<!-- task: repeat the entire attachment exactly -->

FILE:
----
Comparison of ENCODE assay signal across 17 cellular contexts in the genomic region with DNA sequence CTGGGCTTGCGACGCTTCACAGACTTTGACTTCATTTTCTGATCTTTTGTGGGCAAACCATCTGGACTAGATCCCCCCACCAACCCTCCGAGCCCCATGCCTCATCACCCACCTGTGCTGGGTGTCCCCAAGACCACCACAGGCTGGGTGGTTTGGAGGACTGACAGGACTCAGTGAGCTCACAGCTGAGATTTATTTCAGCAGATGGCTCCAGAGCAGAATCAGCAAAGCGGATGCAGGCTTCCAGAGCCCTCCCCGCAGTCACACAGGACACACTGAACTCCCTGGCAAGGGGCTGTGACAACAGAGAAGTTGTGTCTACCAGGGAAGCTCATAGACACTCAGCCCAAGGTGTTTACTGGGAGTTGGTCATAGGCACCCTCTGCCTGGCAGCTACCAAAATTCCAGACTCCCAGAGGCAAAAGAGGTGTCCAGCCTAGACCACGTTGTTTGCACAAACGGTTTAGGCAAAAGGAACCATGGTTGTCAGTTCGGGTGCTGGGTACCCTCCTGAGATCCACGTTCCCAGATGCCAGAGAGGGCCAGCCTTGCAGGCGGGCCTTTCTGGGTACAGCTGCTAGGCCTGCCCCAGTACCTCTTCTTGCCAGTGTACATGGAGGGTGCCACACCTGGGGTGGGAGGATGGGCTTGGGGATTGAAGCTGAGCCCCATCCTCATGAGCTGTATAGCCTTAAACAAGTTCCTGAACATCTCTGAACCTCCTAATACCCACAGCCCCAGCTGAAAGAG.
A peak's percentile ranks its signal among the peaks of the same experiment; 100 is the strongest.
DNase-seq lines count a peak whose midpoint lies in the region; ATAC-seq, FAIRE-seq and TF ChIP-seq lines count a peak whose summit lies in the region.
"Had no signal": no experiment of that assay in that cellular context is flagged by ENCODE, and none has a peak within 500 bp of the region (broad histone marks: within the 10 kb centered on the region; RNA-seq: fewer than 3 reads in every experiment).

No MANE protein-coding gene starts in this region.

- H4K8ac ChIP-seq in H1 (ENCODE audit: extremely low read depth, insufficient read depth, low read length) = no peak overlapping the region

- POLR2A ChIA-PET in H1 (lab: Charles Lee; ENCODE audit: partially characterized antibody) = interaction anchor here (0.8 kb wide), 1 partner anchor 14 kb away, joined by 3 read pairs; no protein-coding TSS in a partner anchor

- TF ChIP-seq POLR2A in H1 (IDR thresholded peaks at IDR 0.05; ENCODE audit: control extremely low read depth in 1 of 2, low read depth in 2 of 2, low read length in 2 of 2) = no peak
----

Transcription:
Comparison of ENCODE assay signal across 17 cellular contexts in the genomic region with DNA sequence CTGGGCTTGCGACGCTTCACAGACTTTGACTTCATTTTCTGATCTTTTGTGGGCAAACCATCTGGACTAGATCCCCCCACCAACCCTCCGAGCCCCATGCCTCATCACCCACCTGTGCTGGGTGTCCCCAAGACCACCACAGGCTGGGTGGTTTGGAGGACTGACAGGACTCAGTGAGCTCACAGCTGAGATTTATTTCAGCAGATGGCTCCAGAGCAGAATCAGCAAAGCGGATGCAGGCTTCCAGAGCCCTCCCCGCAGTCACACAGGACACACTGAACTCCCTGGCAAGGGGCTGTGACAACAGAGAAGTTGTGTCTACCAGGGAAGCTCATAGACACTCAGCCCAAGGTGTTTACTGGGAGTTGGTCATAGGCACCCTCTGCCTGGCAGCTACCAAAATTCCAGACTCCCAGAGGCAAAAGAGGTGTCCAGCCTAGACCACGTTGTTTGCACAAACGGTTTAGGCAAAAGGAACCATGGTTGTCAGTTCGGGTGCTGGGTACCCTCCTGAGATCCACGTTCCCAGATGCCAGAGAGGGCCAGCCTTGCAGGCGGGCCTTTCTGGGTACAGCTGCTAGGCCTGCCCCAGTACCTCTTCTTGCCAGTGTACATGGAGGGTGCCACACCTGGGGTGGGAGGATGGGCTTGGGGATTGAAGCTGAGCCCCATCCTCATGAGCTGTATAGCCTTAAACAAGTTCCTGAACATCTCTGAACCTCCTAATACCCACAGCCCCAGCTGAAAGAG.
A peak's percentile ranks its signal among the peaks of the same experiment; 100 is the strongest.
DNase-seq lines count a peak whose midpoint lies in the region; ATAC-seq, FAIRE-seq and TF ChIP-seq lines count a peak whose summit lies in the region.
"Had no signal": no experiment of that assay in that cellular context is flagged by ENCODE, and none has a peak within 500 bp of the region (broad histone marks: within the 10 kb centered on the region; RNA-seq: fewer than 3 reads in every experiment).

No MANE protein-coding gene starts in this region.

- H4K8ac ChIP-seq in H1 (ENCODE audit: extremely low read depth, insufficient read depth, low read length) = no peak overlapping the region

- POLR2A ChIA-PET in H1 (lab: Charles Lee; ENCODE audit: partially characterized antibody) = interaction anchor here (0.8 kb wide), 1 partner anchor 14 kb away, joined by 3 read pairs; no protein-coding TSS in a partner anchor

- TF ChIP-seq POLR2A in H1 (IDR thresholded peaks at IDR 0.05; ENCODE audit: control extremely low read depth in 1 of 2, low read depth in 2 of 2, low read length in 2 of 2) = no peak